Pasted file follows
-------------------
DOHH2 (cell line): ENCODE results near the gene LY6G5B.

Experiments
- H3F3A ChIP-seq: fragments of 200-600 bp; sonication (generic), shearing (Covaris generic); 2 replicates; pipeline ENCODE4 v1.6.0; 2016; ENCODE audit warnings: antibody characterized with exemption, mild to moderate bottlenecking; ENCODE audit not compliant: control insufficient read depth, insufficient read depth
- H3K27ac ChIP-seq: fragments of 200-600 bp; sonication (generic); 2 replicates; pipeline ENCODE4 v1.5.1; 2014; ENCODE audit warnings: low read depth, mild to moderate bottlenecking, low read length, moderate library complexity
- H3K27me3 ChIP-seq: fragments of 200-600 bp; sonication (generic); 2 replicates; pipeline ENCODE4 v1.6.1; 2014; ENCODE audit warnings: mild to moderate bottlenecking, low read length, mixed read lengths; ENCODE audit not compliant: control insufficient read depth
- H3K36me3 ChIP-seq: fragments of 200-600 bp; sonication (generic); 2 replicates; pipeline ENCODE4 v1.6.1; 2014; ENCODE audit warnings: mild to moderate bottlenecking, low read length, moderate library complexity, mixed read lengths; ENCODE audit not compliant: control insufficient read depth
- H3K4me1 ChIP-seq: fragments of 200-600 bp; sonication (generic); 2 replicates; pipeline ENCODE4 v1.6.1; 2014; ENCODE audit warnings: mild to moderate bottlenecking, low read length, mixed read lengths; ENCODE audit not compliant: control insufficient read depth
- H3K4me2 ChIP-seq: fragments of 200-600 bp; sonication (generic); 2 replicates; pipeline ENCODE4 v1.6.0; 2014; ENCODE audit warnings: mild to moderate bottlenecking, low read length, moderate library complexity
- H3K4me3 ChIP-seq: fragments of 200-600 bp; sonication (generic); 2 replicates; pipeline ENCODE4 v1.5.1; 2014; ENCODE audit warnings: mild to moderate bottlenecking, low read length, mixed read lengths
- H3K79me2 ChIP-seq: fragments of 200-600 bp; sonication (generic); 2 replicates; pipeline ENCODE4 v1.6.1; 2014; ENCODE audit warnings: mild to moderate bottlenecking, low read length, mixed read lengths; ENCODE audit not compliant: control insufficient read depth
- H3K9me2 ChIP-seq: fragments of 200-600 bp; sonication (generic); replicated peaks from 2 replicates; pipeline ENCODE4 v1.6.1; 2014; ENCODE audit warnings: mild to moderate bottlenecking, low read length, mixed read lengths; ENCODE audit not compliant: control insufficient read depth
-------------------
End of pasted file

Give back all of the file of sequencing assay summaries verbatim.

DOHH2 (cell line): ENCODE results near the gene LY6G5B.

Experiments
- H3F3A ChIP-seq: fragments of 200-600 bp; sonication (generic), shearing (Covaris generic); 2 replicates; pipeline ENCODE4 v1.6.0; 2016; ENCODE audit warnings: antibody characterized with exemption, mild to moderate bottlenecking; ENCODE audit not compliant: control insufficient read depth, insufficient read depth
- H3K27ac ChIP-seq: fragments of 200-600 bp; sonication (generic); 2 replicates; pipeline ENCODE4 v1.5.1; 2014; ENCODE audit warnings: low read depth, mild to moderate bottlenecking, low read length, moderate library complexity
- H3K27me3 ChIP-seq: fragments of 200-600 bp; sonication (generic); 2 replicates; pipeline ENCODE4 v1.6.1; 2014; ENCODE audit warnings: mild to moderate bottlenecking, low read length, mixed read lengths; ENCODE audit not compliant: control insufficient read depth
- H3K36me3 ChIP-seq: fragments of 200-600 bp; sonication (generic); 2 replicates; pipeline ENCODE4 v1.6.1; 2014; ENCODE audit warnings: mild to moderate bottlenecking, low read length, moderate library complexity, mixed read lengths; ENCODE audit not compliant: control insufficient read depth
- H3K4me1 ChIP-seq: fragments of 200-600 bp; sonication (generic); 2 replicates; pipeline ENCODE4 v1.6.1; 2014; ENCODE audit warnings: mild to moderate bottlenecking, low read length, mixed read lengths; ENCODE audit not compliant: control insufficient read depth
- H3K4me2 ChIP-seq: fragments of 200-600 bp; sonication (generic); 2 replicates; pipeline ENCODE4 v1.6.0; 2014; ENCODE audit warnings: mild to moderate bottlenecking, low read length, moderate library complexity
- H3K4me3 ChIP-seq: fragments of 200-600 bp; sonication (generic); 2 replicates; pipeline ENCODE4 v1.5.1; 2014; ENCODE audit warnings: mild to moderate bottlenecking, low read length, mixed read lengths
- H3K79me2 ChIP-seq: fragments of 200-600 bp; sonication (generic); 2 replicates; pipeline ENCODE4 v1.6.1; 2014; ENCODE audit warnings: mild to moderate bottlenecking, low read length, mixed read lengths; ENCODE audit not compliant: control insufficient read depth
- H3K9me2 ChIP-seq: fragments of 200-600 bp; sonication (generic); replicated peaks from 2 replicates; pipeline ENCODE4 v1.6.1; 2014; ENCODE audit warnings: mild to moderate bottlenecking, low read length, mixed read lengths; ENCODE audit not compliant: control insufficient read depth